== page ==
Claude, Duke of Chevreuse

Claude de Lorraine (5 June 1578 – 24 January 1657), also called Claude de Guise, was a French noble and husband of Marie de Rohan. He was the Duke of Chevreuse, a title which is today used by the Duke of Luynes.

Claude de Guise, Prince de Joinville (1610).
Arms of Claude.


He was the third son of Henry I, Duke of Guise and Catherine de Clèves.
Prince of Joinville, he is made Duke of Chevreuse and peer of France by Louis XIII in 1611, Grand Chamberlain of France in 1621 and Grand Falconer of France in 1622.

According to Agnes Strickland he stood as proxy for Charles I of England in his marriage at Notre Dame to Henrietta Maria on 1 May 1625: in the same year Charles I made him a Knight in the Order of the Garter.

Marriage and issueEdit

In 1622, he married Princess Marie de Rohan, who was 22 years younger than himself.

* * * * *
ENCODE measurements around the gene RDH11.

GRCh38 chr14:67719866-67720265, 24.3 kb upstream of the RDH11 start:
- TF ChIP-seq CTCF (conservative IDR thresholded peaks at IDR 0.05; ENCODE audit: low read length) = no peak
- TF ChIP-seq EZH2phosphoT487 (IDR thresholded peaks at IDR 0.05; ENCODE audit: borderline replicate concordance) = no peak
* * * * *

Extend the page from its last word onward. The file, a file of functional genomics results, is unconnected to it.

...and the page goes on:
They had 3 daughters:

  • Anne Marie de Lorraine (1624–1652), abbesse of Pont-aux-Dames.
  • Charlotte Marie de Lorraine (1627–1652), Mademoiselle de Chevreuse, lover of Jean François Paul de Gondi, cardinal de Retz.
  • Henriette de Lorraine (1631–1693), abbesse of Jouarre.

He lived with his family in the Château de Dampierre, near Chevreuse.

He commissioned the royal architect, Clément Métezeau, to design a Parisian townhouse, the Hôtel de Chevreuse, constructed 1622–1623 on the Rue Saint-Thomas-du-Louvre on a site now part of the Cour Napoléon of the Louvre.[1]

Living an inconspicuous life, Claude succeeded in distancing himself from his wife's plotting (as a favorite of Queen Anne of Austria she was involved in many political intrigues at the court of King Louis XIII of France).

He died without a male heir in 1657.



  1. ^ Alexandre Gady (2008), "Chevreuse (hôtel de), rue Saint-Thomas-du-Louvre", p. 309, in Les Hôtels particuliers de Paris du Moyen Âge à la Belle Époque. Paris: Parigramme. ISBN 9782840962137.